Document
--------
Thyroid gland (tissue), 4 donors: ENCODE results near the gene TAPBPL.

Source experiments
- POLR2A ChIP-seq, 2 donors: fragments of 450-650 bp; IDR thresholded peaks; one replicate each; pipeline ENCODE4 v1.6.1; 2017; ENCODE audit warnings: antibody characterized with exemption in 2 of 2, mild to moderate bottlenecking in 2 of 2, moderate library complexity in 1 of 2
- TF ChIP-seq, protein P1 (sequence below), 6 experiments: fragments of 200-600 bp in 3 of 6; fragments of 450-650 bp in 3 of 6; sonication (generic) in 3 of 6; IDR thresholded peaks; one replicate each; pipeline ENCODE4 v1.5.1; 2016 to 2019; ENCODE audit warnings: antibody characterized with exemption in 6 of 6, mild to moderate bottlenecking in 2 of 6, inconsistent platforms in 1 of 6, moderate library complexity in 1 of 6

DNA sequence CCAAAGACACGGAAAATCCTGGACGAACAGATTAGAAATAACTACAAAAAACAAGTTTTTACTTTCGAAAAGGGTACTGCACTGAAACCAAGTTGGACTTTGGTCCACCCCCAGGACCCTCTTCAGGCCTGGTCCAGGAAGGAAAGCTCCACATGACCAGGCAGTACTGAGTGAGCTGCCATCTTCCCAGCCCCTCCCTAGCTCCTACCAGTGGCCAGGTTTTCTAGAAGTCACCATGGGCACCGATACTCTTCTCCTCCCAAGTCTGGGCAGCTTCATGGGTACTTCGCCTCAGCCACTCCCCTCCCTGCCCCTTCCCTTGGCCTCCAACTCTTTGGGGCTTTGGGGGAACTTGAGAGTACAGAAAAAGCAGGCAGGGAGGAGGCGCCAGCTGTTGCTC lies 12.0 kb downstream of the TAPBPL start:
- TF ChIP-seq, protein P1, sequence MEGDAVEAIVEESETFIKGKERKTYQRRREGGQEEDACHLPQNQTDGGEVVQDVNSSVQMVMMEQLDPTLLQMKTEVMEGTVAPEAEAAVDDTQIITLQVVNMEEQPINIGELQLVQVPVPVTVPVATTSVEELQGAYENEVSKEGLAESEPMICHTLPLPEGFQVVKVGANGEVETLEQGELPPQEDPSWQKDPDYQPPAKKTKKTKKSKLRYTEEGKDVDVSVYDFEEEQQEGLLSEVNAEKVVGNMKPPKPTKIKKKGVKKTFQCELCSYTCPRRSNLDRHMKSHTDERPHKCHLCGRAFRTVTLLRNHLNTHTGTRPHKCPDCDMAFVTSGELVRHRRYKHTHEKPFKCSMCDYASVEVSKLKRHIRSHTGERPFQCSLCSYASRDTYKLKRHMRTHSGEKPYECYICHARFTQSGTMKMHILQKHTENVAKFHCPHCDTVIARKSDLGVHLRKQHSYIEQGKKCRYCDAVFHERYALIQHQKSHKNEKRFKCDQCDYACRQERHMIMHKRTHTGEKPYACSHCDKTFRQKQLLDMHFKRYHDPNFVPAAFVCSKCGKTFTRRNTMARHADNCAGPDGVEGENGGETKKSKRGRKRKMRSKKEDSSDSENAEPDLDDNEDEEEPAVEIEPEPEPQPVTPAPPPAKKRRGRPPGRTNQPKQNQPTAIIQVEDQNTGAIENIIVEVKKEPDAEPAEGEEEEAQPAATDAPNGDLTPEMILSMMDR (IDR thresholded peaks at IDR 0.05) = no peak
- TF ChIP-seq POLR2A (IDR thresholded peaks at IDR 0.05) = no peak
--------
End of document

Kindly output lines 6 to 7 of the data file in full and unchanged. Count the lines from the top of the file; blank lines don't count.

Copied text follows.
- TF ChIP-seq, protein P1, sequence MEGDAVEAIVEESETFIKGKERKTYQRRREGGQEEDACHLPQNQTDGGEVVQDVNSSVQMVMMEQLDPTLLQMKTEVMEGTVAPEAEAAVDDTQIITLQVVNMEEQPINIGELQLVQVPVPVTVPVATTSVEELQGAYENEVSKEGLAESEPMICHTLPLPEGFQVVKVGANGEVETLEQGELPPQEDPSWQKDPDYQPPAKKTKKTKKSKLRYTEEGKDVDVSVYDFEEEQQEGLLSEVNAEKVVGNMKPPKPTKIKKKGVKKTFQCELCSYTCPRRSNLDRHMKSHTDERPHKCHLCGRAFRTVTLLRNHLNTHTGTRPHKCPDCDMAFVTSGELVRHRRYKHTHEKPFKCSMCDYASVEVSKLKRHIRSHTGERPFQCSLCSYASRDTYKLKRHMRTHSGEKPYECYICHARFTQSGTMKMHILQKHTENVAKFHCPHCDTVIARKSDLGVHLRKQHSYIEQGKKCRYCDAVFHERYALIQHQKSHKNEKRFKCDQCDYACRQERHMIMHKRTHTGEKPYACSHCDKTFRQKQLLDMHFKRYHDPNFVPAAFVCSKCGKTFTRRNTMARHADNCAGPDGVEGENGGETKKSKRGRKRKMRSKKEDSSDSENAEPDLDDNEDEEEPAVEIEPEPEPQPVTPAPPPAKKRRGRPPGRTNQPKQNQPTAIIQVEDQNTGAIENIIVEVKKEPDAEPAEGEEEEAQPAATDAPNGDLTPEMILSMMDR (IDR thresholded peaks at IDR 0.05) = no peak
- TF ChIP-seq POLR2A (IDR thresholded peaks at IDR 0.05) = no peak